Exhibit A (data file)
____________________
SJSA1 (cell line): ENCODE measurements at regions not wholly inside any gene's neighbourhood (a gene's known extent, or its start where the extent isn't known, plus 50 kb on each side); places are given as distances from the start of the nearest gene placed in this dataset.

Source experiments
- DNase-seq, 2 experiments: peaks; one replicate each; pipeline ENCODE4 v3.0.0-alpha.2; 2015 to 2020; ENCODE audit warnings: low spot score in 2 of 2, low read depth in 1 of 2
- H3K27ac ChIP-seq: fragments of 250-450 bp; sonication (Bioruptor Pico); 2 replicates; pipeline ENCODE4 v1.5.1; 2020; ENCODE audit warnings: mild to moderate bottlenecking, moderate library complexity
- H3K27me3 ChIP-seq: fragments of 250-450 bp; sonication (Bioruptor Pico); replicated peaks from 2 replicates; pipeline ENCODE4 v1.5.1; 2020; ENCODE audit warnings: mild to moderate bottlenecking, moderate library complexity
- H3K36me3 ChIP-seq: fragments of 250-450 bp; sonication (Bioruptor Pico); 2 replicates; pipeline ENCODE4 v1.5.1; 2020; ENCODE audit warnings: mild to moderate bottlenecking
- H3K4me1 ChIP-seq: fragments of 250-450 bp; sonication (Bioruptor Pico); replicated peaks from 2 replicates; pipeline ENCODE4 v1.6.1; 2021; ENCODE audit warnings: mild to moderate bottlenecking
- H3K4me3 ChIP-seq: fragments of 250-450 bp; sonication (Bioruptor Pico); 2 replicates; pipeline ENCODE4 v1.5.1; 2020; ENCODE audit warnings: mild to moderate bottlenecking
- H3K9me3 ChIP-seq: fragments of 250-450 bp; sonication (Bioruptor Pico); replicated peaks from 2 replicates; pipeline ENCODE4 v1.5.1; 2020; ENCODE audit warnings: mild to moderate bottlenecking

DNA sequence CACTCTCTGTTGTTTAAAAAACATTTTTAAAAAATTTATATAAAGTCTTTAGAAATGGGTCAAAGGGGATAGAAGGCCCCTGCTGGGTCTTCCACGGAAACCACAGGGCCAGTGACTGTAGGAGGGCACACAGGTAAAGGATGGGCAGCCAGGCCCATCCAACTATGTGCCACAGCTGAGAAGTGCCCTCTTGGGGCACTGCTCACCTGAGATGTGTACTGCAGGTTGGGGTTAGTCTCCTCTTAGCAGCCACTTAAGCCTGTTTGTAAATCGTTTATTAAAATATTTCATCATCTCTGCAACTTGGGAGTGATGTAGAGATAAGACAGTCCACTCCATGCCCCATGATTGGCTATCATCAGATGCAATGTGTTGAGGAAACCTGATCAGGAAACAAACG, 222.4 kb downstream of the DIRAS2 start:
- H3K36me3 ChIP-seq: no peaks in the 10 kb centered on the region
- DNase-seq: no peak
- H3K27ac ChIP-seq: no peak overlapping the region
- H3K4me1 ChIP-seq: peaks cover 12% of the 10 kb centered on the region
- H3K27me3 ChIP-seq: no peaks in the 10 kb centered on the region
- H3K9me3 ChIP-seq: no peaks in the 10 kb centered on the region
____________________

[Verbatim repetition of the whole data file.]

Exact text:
SJSA1 (cell line): ENCODE measurements at regions not wholly inside any gene's neighbourhood (a gene's known extent, or its start where the extent isn't known, plus 50 kb on each side); places are given as distances from the start of the nearest gene placed in this dataset.

Source experiments
- DNase-seq, 2 experiments: peaks; one replicate each; pipeline ENCODE4 v3.0.0-alpha.2; 2015 to 2020; ENCODE audit warnings: low spot score in 2 of 2, low read depth in 1 of 2
- H3K27ac ChIP-seq: fragments of 250-450 bp; sonication (Bioruptor Pico); 2 replicates; pipeline ENCODE4 v1.5.1; 2020; ENCODE audit warnings: mild to moderate bottlenecking, moderate library complexity
- H3K27me3 ChIP-seq: fragments of 250-450 bp; sonication (Bioruptor Pico); replicated peaks from 2 replicates; pipeline ENCODE4 v1.5.1; 2020; ENCODE audit warnings: mild to moderate bottlenecking, moderate library complexity
- H3K36me3 ChIP-seq: fragments of 250-450 bp; sonication (Bioruptor Pico); 2 replicates; pipeline ENCODE4 v1.5.1; 2020; ENCODE audit warnings: mild to moderate bottlenecking
- H3K4me1 ChIP-seq: fragments of 250-450 bp; sonication (Bioruptor Pico); replicated peaks from 2 replicates; pipeline ENCODE4 v1.6.1; 2021; ENCODE audit warnings: mild to moderate bottlenecking
- H3K4me3 ChIP-seq: fragments of 250-450 bp; sonication (Bioruptor Pico); 2 replicates; pipeline ENCODE4 v1.5.1; 2020; ENCODE audit warnings: mild to moderate bottlenecking
- H3K9me3 ChIP-seq: fragments of 250-450 bp; sonication (Bioruptor Pico); replicated peaks from 2 replicates; pipeline ENCODE4 v1.5.1; 2020; ENCODE audit warnings: mild to moderate bottlenecking

DNA sequence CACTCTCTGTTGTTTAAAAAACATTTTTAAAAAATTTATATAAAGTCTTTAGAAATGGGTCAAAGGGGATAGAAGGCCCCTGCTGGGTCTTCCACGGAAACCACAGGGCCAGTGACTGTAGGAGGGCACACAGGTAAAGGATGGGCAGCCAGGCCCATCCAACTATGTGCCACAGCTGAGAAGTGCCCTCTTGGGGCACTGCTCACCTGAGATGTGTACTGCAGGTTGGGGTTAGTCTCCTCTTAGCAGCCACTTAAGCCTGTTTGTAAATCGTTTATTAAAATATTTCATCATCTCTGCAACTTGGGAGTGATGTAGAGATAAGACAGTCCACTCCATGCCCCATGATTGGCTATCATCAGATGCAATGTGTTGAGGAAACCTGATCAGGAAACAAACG, 222.4 kb downstream of the DIRAS2 start:
- H3K36me3 ChIP-seq: no peaks in the 10 kb centered on the region
- DNase-seq: no peak
- H3K27ac ChIP-seq: no peak overlapping the region
- H3K4me1 ChIP-seq: peaks cover 12% of the 10 kb centered on the region
- H3K27me3 ChIP-seq: no peaks in the 10 kb centered on the region
- H3K9me3 ChIP-seq: no peaks in the 10 kb centered on the region